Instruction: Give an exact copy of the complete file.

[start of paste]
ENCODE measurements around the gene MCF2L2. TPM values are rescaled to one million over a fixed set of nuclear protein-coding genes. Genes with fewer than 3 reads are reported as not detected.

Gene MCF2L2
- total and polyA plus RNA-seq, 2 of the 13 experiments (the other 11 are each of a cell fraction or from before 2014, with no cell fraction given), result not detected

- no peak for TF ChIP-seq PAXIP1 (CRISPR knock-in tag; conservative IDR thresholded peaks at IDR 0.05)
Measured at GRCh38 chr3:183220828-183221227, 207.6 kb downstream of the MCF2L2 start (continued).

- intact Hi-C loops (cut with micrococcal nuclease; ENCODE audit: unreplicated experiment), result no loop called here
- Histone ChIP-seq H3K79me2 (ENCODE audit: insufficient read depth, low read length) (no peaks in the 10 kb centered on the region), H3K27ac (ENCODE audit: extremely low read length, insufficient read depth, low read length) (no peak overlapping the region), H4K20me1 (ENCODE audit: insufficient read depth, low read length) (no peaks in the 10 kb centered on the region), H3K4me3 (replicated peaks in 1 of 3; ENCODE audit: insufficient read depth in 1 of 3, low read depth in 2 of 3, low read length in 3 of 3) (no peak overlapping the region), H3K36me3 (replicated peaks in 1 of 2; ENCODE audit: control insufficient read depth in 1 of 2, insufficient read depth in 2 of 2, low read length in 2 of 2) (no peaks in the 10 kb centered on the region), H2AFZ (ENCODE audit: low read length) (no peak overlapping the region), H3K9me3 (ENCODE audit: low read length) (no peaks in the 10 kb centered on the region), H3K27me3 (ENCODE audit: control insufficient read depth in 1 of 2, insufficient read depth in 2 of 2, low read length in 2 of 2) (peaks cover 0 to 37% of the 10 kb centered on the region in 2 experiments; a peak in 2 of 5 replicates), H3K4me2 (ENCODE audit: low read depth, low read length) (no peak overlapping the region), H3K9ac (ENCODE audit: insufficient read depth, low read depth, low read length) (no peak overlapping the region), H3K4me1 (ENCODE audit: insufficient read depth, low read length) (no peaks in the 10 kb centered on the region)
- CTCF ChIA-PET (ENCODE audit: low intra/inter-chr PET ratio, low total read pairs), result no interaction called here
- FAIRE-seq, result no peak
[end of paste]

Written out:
ENCODE measurements around the gene MCF2L2. TPM values are rescaled to one million over a fixed set of nuclear protein-coding genes. Genes with fewer than 3 reads are reported as not detected.

Gene MCF2L2
- total and polyA plus RNA-seq, 2 of the 13 experiments (the other 11 are each of a cell fraction or from before 2014, with no cell fraction given), result not detected

- no peak for TF ChIP-seq PAXIP1 (CRISPR knock-in tag; conservative IDR thresholded peaks at IDR 0.05)
Measured at GRCh38 chr3:183220828-183221227, 207.6 kb downstream of the MCF2L2 start (continued).

- intact Hi-C loops (cut with micrococcal nuclease; ENCODE audit: unreplicated experiment), result no loop called here
- Histone ChIP-seq H3K79me2 (ENCODE audit: insufficient read depth, low read length) (no peaks in the 10 kb centered on the region), H3K27ac (ENCODE audit: extremely low read length, insufficient read depth, low read length) (no peak overlapping the region), H4K20me1 (ENCODE audit: insufficient read depth, low read length) (no peaks in the 10 kb centered on the region), H3K4me3 (replicated peaks in 1 of 3; ENCODE audit: insufficient read depth in 1 of 3, low read depth in 2 of 3, low read length in 3 of 3) (no peak overlapping the region), H3K36me3 (replicated peaks in 1 of 2; ENCODE audit: control insufficient read depth in 1 of 2, insufficient read depth in 2 of 2, low read length in 2 of 2) (no peaks in the 10 kb centered on the region), H2AFZ (ENCODE audit: low read length) (no peak overlapping the region), H3K9me3 (ENCODE audit: low read length) (no peaks in the 10 kb centered on the region), H3K27me3 (ENCODE audit: control insufficient read depth in 1 of 2, insufficient read depth in 2 of 2, low read length in 2 of 2) (peaks cover 0 to 37% of the 10 kb centered on the region in 2 experiments; a peak in 2 of 5 replicates), H3K4me2 (ENCODE audit: low read depth, low read length) (no peak overlapping the region), H3K9ac (ENCODE audit: insufficient read depth, low read depth, low read length) (no peak overlapping the region), H3K4me1 (ENCODE audit: insufficient read depth, low read length) (no peaks in the 10 kb centered on the region)
- CTCF ChIA-PET (ENCODE audit: low intra/inter-chr PET ratio, low total read pairs), result no interaction called here
- FAIRE-seq, result no peak